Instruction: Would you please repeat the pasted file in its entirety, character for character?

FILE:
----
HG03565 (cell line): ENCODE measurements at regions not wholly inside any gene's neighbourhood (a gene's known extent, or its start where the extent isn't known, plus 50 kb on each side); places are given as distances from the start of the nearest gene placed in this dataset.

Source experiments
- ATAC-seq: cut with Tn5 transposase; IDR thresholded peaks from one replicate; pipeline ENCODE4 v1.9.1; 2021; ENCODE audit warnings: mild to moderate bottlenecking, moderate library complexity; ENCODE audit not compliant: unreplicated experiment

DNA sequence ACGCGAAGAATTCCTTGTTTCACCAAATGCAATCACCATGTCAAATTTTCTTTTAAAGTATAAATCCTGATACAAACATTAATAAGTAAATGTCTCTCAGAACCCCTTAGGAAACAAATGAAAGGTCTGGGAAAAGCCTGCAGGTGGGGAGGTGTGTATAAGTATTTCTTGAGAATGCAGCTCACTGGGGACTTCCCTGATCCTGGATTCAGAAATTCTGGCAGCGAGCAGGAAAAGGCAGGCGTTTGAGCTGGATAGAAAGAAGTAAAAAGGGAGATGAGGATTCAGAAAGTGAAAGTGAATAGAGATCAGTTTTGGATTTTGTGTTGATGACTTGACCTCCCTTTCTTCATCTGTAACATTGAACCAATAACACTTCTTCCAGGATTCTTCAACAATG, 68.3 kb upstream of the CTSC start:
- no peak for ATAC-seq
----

HG03565 (cell line): ENCODE measurements at regions not wholly inside any gene's neighbourhood (a gene's known extent, or its start where the extent isn't known, plus 50 kb on each side); places are given as distances from the start of the nearest gene placed in this dataset.

Source experiments
- ATAC-seq: cut with Tn5 transposase; IDR thresholded peaks from one replicate; pipeline ENCODE4 v1.9.1; 2021; ENCODE audit warnings: mild to moderate bottlenecking, moderate library complexity; ENCODE audit not compliant: unreplicated experiment

DNA sequence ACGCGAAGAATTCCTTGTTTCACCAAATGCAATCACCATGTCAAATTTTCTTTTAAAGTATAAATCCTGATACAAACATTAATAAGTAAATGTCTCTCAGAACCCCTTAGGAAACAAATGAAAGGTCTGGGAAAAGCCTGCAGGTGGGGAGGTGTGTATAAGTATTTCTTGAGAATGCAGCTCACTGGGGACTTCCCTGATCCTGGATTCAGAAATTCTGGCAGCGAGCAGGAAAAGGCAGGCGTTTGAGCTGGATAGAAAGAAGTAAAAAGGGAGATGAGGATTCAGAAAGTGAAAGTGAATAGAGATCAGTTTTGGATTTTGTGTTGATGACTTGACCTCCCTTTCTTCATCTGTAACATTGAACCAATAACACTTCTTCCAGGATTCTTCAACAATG, 68.3 kb upstream of the CTSC start:
- no peak for ATAC-seq